Somehow, Someway, Aaron Judge is Still in the MVP Conversation

Aaron Judge has been one of the worst players in baseball since the All-Star break. If I were to tell you that before the season, you’d probably assume that he’d been sent back down to the minors at best. Now it’s reality, but instead of calling for his demotion to Triple-A, we’re calling him an MVP candidate. Here are his horrendous second-half numbers:

2nd half .197 13 30 .359 .430 2.3
162-game pace .197 38 87 .359 .430 2.3

The home run and RBI projections for 162 games are respectable, but we have to keep in mind that a player hitting under the Mendoza line for a full season isn’t going to be seeing the field anywhere near 162 times.

But there are three reasons why, despite the horror-show in the second half, Aaron Judge is still a respectable AL MVP candidate.

The first reason is the most obvious: his first half. Take a look at his first half stats and the 162-game projections:

2nd half .329 30 66 .448 .691 2.8
162-game pace .329 58 127 .448 .691 2.8

This stat-line is a shoo-in for MVP. It stacks up to even the greatest seasons in recent memory–2013 Miguel Cabrera, 2001 Barry Bonds, and 2001 Albert Pujols. Judge was so dominant in the first half that, despite his second half, he still has respectable numbers. His current 162-game pace (not that he’ll play 162 games) is a .277 batting average with 50 home runs and 111 RBIs, a totally reasonable stat-line for an MVP.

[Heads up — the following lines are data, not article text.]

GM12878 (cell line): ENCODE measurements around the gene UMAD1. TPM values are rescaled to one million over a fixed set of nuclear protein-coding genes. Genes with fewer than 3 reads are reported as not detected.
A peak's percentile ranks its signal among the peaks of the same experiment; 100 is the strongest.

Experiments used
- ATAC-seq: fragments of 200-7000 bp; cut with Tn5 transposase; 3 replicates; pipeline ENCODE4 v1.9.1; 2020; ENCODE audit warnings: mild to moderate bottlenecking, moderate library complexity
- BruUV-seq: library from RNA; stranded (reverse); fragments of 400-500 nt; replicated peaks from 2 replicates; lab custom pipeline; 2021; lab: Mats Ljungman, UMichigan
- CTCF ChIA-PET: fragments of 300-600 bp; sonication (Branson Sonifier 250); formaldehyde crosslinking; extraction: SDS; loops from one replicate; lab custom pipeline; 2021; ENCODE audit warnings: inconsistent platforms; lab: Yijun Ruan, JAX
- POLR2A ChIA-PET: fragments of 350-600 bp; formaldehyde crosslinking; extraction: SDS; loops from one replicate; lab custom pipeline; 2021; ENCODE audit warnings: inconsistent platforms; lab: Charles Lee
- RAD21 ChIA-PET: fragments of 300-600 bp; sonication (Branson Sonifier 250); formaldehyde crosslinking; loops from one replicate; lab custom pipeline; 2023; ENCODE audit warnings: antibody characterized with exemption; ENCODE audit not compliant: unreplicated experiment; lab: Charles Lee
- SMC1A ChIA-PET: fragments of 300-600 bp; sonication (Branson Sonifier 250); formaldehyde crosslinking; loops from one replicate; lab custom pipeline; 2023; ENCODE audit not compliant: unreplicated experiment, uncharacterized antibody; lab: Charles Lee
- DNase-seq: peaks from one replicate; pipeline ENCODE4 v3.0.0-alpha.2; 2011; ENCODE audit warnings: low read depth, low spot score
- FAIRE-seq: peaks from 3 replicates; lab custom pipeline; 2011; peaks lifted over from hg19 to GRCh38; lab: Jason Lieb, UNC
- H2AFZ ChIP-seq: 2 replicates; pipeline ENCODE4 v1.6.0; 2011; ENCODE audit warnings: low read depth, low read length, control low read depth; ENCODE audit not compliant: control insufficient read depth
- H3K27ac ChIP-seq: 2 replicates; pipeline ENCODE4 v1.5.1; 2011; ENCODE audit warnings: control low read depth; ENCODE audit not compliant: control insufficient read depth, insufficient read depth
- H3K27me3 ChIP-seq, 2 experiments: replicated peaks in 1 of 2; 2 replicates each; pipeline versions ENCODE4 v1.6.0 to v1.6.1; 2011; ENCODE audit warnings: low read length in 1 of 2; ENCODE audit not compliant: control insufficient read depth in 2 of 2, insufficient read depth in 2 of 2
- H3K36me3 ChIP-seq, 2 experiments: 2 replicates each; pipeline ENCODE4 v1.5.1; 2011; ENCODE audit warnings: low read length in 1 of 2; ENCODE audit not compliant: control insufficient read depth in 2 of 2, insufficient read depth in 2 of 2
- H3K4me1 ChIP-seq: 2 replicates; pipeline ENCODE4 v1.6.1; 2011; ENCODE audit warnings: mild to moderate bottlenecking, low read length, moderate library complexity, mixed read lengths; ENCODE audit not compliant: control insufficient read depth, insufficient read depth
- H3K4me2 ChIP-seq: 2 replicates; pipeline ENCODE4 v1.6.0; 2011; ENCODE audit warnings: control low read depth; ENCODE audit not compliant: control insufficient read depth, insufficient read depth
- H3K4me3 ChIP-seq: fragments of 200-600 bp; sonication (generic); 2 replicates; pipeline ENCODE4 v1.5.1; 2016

The second reason why Judge is still in the MVP conversation is because of his competition, or lack thereof. In years past, Miguel Cabrera and Mike Trout would slug their way to the award, with the former usually coming out on top. In 2017, Cabrera is having a down year, and Trout missed significant time. The frontrunner for AL MVP in 2017 is José Altuve. While fantastic in his own right, he’s no Miguel Cabrera or Mike Trout. His home run projection would be the lowest for a position player AL MVP since Dustin Pedroia in 2008, and the third lowest for a position player AL MVP since 1980.

The third reason is because he’s finally getting his groove back. Over the past 7 days, Judge is hitting .333 with 4 home runs and 9 RBIs. If he continues this pace for the final few weeks of the regular season and the Yankees pass the Red Sox in the AL East, it’ll be hard not to at least consider Aaron Judge for AL MVP.

He’s baaaack. At long last, Judge has finally begun to break out of his second-half tailspin, and has the Yanks primed for an AL East push in the final weeks of the season.

Leave a Comment